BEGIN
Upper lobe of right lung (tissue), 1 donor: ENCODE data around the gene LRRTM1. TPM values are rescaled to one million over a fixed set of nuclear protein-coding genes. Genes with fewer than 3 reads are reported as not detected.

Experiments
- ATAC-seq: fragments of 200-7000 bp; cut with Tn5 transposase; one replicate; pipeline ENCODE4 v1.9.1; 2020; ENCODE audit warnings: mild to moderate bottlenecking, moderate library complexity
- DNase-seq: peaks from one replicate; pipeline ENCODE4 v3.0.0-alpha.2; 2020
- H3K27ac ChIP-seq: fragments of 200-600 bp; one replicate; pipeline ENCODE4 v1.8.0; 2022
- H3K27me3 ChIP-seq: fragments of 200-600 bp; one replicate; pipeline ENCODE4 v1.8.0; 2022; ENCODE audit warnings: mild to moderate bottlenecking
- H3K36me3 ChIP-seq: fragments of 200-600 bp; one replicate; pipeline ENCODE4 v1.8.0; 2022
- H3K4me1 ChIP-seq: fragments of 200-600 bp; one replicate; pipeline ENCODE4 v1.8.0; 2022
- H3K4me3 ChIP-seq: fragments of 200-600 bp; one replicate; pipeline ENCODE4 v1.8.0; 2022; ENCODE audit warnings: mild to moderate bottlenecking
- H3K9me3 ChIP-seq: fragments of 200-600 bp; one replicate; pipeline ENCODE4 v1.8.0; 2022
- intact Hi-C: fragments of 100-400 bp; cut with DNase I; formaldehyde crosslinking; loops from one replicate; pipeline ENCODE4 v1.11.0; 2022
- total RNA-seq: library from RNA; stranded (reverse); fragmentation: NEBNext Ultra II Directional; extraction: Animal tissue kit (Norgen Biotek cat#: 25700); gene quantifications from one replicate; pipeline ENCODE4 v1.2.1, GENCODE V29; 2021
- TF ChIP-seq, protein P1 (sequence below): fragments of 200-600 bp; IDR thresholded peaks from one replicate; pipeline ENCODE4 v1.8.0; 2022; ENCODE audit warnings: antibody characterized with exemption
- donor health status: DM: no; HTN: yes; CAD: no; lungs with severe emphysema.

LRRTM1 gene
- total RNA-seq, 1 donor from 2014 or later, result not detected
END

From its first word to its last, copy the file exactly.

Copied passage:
Upper lobe of right lung (tissue), 1 donor: ENCODE data around the gene LRRTM1. TPM values are rescaled to one million over a fixed set of nuclear protein-coding genes. Genes with fewer than 3 reads are reported as not detected.

Experiments
- ATAC-seq: fragments of 200-7000 bp; cut with Tn5 transposase; one replicate; pipeline ENCODE4 v1.9.1; 2020; ENCODE audit warnings: mild to moderate bottlenecking, moderate library complexity
- DNase-seq: peaks from one replicate; pipeline ENCODE4 v3.0.0-alpha.2; 2020
- H3K27ac ChIP-seq: fragments of 200-600 bp; one replicate; pipeline ENCODE4 v1.8.0; 2022
- H3K27me3 ChIP-seq: fragments of 200-600 bp; one replicate; pipeline ENCODE4 v1.8.0; 2022; ENCODE audit warnings: mild to moderate bottlenecking
- H3K36me3 ChIP-seq: fragments of 200-600 bp; one replicate; pipeline ENCODE4 v1.8.0; 2022
- H3K4me1 ChIP-seq: fragments of 200-600 bp; one replicate; pipeline ENCODE4 v1.8.0; 2022
- H3K4me3 ChIP-seq: fragments of 200-600 bp; one replicate; pipeline ENCODE4 v1.8.0; 2022; ENCODE audit warnings: mild to moderate bottlenecking
- H3K9me3 ChIP-seq: fragments of 200-600 bp; one replicate; pipeline ENCODE4 v1.8.0; 2022
- intact Hi-C: fragments of 100-400 bp; cut with DNase I; formaldehyde crosslinking; loops from one replicate; pipeline ENCODE4 v1.11.0; 2022
- total RNA-seq: library from RNA; stranded (reverse); fragmentation: NEBNext Ultra II Directional; extraction: Animal tissue kit (Norgen Biotek cat#: 25700); gene quantifications from one replicate; pipeline ENCODE4 v1.2.1, GENCODE V29; 2021
- TF ChIP-seq, protein P1 (sequence below): fragments of 200-600 bp; IDR thresholded peaks from one replicate; pipeline ENCODE4 v1.8.0; 2022; ENCODE audit warnings: antibody characterized with exemption
- donor health status: DM: no; HTN: yes; CAD: no; lungs with severe emphysema.

LRRTM1 gene
- total RNA-seq, 1 donor from 2014 or later, result not detected